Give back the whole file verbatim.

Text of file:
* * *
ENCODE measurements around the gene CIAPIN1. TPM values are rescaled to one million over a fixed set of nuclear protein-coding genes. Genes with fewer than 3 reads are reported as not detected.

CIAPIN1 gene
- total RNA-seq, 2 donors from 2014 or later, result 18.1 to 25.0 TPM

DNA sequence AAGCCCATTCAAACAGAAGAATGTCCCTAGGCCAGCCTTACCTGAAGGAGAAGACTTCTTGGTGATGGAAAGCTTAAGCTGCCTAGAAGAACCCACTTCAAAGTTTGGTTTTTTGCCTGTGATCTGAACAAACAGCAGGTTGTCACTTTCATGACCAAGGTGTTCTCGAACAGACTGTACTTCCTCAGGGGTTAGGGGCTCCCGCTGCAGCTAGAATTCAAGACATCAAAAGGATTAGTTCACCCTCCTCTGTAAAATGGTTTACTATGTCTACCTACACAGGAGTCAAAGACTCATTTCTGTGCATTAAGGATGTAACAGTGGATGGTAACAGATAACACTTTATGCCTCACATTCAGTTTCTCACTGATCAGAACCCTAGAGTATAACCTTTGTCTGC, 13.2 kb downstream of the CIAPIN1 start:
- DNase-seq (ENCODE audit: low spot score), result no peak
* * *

ENCODE measurements around the gene CIAPIN1. TPM values are rescaled to one million over a fixed set of nuclear protein-coding genes. Genes with fewer than 3 reads are reported as not detected.

CIAPIN1 gene
- total RNA-seq, 2 donors from 2014 or later, result 18.1 to 25.0 TPM

DNA sequence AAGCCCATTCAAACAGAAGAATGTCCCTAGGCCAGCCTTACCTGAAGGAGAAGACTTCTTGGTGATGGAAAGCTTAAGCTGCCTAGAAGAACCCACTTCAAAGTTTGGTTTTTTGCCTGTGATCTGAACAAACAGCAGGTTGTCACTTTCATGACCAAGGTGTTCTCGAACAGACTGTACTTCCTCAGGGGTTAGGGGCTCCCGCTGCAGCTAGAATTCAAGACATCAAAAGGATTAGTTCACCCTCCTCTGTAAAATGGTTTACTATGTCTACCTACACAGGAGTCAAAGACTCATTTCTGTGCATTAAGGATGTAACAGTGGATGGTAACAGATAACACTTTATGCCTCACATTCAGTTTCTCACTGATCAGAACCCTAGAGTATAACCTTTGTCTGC, 13.2 kb downstream of the CIAPIN1 start:
- DNase-seq (ENCODE audit: low spot score), result no peak